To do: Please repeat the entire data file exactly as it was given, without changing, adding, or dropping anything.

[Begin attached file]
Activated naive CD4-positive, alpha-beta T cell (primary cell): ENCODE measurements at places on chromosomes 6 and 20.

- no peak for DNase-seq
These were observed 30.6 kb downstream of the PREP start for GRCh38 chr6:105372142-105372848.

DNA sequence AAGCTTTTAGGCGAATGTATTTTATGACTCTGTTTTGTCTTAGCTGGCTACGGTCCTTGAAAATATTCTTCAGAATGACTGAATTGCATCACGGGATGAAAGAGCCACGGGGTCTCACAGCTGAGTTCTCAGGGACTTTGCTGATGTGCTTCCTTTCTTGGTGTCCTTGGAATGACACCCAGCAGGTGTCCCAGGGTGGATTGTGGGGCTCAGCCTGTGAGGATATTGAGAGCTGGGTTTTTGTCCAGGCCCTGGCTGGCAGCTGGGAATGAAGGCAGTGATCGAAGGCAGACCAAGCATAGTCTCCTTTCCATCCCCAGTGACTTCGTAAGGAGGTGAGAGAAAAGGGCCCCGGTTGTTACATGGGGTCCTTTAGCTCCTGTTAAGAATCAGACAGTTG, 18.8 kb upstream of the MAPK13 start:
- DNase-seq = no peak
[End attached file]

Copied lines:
Activated naive CD4-positive, alpha-beta T cell (primary cell): ENCODE measurements at places on chromosomes 6 and 20.

- no peak for DNase-seq
These were observed 30.6 kb downstream of the PREP start for GRCh38 chr6:105372142-105372848.

DNA sequence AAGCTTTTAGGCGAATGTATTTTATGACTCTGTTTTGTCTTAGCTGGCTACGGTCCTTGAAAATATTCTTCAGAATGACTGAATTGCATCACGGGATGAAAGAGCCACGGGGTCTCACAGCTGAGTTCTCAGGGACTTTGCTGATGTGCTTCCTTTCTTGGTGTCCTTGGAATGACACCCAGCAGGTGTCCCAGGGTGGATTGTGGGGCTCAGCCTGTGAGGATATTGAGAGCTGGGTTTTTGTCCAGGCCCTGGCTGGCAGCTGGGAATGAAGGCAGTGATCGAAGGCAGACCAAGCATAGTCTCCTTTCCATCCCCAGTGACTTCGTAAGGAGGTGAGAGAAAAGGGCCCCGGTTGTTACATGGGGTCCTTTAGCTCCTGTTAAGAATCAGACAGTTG, 18.8 kb upstream of the MAPK13 start:
- DNase-seq = no peak